To deploy tanks and armor in one’s restive cities will not gain you the sympathy of the population there.  I am waiting for the stories to come out from Deraa once the siege is lifted.  I promise you they won’t be pretty.   For a city to be cut off for so long tells me that something is not right at all.

It is only secure and prosperous states that can guarantee the well-being and voluntary acquiescence of their people.  Tito was Yugoslavia’s strongman for 27 years. The breakup of the country and the vicious war that tore apart its ethnic and religious fabric began 11 years after his passing.  And Tito was viewed as far more benevolent than Hafez al-Assad.

In the Arab world I see dictatorships of ignorance.  What they will be replaced with will come from within, the natural by-product of societies that have been repressed and oppressed for decades.  But change there will be.

We are now on the cusp of a new era.  Muslims will always be the majority in this region.  They have ample examples of glorious Muslim empires of ages past.  That grandeur was partly the result of the Muslims embracing other cultures and nurturing ethnic and religious minorities. In other words, open minds.  According to today’s standards it would be called human rights and Muslims need to fight for and defend those rights, not just when it comes to them but also to make sure they employ them for the well-being for all who come under their care.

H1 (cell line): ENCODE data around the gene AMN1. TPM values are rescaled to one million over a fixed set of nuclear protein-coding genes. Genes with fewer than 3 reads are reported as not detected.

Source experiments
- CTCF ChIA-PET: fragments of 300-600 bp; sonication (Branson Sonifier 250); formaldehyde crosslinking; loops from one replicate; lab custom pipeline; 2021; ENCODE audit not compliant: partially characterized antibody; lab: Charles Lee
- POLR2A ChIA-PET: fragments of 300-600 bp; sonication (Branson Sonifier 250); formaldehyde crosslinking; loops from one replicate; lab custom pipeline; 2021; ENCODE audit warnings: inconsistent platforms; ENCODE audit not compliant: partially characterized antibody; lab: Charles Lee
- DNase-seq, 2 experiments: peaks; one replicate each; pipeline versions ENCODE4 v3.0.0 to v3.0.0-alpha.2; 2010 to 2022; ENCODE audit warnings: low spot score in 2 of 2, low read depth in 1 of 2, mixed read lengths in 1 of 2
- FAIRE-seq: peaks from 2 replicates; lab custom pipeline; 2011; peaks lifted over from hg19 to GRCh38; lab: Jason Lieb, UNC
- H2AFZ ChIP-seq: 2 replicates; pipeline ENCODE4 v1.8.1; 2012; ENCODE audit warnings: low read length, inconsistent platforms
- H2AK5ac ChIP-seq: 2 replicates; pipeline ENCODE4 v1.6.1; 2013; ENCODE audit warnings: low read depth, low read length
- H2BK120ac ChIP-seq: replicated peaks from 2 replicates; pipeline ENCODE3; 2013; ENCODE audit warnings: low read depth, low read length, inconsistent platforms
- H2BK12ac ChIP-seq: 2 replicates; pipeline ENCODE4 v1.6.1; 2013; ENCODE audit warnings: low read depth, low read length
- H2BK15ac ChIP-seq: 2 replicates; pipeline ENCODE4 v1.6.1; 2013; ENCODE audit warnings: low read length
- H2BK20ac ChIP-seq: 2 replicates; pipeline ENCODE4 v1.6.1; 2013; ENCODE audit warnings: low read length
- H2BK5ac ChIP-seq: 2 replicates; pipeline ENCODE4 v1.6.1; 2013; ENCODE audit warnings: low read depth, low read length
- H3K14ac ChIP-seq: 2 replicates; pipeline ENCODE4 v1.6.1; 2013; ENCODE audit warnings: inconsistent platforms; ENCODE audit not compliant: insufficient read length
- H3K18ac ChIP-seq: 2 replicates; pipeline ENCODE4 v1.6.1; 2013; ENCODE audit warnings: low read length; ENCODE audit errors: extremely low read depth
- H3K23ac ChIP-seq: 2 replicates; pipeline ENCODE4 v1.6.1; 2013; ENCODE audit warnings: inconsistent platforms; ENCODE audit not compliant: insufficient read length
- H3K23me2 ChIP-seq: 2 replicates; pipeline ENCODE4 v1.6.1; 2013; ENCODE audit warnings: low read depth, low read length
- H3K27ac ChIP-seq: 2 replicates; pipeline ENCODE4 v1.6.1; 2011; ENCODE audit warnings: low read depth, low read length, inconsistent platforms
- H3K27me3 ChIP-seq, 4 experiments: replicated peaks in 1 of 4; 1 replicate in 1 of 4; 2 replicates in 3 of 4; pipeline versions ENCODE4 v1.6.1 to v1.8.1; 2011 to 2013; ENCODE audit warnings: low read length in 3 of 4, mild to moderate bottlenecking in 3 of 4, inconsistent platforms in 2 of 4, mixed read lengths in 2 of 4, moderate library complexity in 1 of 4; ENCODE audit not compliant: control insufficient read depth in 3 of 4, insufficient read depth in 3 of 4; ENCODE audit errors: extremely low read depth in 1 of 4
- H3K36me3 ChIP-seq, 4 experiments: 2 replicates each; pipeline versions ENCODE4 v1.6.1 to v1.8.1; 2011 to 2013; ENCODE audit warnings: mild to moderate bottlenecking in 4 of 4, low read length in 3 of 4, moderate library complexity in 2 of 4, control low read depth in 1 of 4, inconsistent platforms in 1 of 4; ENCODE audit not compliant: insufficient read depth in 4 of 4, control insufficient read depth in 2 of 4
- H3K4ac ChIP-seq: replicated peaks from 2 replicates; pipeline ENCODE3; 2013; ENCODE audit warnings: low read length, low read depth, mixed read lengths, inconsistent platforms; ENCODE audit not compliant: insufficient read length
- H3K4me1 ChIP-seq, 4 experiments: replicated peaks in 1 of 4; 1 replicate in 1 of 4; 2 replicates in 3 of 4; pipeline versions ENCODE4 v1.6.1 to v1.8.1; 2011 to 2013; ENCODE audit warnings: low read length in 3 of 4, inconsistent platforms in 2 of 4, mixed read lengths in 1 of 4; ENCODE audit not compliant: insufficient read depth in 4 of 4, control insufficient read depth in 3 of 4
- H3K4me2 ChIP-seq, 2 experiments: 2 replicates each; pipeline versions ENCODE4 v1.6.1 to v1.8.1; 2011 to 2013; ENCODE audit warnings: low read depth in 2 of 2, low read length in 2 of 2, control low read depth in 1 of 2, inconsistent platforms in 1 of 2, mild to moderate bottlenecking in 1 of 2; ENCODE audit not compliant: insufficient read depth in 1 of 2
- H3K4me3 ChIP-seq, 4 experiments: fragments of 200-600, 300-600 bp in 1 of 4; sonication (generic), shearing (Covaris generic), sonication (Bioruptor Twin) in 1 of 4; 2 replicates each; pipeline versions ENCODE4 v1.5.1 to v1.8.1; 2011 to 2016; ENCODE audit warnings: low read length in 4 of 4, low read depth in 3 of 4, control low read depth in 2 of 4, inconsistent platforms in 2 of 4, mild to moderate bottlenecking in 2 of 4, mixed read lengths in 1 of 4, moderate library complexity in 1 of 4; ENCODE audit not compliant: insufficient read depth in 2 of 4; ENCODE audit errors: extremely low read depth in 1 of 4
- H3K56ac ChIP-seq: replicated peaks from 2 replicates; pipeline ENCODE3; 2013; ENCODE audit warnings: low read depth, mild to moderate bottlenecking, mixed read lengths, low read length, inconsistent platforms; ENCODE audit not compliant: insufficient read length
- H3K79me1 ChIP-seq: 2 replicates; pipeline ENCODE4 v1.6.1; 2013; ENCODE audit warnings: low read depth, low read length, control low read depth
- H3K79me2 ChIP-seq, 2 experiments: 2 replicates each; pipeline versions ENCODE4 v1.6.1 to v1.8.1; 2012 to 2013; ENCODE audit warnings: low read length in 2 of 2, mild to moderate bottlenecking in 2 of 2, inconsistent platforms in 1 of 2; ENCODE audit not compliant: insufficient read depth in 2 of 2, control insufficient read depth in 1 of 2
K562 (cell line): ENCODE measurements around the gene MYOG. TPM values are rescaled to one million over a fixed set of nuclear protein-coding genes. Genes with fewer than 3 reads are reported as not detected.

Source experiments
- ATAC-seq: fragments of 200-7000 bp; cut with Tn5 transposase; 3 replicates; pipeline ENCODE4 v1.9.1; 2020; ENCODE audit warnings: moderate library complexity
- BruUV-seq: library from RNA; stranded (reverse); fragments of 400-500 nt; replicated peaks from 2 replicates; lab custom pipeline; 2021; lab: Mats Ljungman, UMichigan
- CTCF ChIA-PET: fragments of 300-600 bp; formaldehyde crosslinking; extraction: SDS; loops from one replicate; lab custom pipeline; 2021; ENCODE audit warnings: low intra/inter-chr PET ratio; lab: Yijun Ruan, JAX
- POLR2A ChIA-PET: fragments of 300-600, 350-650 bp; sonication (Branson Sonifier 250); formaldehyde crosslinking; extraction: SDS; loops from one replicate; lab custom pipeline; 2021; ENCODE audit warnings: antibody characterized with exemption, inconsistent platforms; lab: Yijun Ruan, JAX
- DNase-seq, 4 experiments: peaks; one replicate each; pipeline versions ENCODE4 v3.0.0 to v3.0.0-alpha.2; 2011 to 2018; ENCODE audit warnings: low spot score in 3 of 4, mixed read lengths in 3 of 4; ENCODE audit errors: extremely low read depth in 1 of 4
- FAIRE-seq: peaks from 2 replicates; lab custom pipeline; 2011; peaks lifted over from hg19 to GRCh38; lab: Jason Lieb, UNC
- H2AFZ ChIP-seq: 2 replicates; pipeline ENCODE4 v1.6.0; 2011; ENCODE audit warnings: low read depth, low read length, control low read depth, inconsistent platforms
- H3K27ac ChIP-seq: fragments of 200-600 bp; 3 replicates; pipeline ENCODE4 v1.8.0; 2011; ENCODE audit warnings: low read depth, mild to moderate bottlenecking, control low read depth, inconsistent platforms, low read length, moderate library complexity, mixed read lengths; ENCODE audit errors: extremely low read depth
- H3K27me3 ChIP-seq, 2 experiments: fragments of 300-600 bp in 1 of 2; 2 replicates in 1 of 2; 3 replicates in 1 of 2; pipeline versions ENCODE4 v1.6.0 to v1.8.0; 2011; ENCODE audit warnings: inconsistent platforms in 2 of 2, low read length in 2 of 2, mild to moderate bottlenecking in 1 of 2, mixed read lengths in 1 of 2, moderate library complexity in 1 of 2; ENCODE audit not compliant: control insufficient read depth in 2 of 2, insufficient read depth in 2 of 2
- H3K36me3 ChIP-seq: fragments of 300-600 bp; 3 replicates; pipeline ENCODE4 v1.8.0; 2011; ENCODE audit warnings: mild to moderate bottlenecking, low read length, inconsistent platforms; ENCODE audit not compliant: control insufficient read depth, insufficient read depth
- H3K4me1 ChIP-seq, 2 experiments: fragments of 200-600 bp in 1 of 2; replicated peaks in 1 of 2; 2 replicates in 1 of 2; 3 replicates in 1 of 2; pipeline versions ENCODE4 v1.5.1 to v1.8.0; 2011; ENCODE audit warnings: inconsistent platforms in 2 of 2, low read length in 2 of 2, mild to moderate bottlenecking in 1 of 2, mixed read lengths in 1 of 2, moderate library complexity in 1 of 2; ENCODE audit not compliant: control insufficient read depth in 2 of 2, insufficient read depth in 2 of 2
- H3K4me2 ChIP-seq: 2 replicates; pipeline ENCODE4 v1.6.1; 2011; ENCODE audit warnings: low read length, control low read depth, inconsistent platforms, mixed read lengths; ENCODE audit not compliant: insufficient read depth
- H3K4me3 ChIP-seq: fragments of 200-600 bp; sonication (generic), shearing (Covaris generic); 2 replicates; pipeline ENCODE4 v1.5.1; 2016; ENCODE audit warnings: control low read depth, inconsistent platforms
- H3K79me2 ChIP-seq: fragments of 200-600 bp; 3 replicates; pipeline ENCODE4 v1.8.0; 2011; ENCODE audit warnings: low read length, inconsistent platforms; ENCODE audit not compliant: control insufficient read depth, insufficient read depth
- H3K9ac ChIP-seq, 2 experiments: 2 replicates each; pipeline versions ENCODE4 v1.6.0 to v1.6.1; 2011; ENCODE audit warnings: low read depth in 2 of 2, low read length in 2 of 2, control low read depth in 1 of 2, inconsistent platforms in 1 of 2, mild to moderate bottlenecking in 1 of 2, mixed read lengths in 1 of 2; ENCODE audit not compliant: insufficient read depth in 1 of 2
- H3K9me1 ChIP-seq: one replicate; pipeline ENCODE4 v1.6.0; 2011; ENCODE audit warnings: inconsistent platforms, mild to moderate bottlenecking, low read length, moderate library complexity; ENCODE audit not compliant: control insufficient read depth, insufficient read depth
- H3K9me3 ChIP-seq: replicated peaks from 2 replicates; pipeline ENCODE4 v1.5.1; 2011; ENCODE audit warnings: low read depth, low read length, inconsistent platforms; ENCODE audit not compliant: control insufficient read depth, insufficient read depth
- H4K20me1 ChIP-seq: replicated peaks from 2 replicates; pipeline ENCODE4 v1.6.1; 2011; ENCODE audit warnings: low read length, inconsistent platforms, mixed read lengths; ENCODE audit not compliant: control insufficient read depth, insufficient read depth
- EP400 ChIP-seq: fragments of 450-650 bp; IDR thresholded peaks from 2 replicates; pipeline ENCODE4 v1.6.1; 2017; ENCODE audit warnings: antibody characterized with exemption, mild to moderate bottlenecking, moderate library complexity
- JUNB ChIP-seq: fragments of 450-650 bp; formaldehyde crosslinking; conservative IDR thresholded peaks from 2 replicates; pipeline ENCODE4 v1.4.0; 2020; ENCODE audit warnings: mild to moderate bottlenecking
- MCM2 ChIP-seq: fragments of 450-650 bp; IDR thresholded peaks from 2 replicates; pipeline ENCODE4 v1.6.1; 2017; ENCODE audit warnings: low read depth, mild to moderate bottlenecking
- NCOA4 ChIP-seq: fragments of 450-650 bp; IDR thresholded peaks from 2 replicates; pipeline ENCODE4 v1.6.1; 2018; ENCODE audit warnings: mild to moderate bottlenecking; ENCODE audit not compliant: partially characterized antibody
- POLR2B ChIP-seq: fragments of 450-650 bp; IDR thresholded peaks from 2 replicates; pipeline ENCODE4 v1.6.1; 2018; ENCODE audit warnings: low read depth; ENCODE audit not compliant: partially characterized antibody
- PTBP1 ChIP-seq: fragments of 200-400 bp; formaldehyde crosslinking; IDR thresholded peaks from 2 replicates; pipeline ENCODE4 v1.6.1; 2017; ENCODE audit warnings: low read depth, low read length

In Syria, the regime may be able to hang on… for a while.  The tanks do help.   You may call for a dialogue and maybe some political activists cannot resist the diesel fumes of heavy armor?   But what has erupted cannot be extinguished.  Not by force.  Not anymore.  Protesters still demonstrating, week in , week out, attest to that.  The longer the use of force continues the greater the animosity, even hatred.  And hate is a very difficult emotion to shed.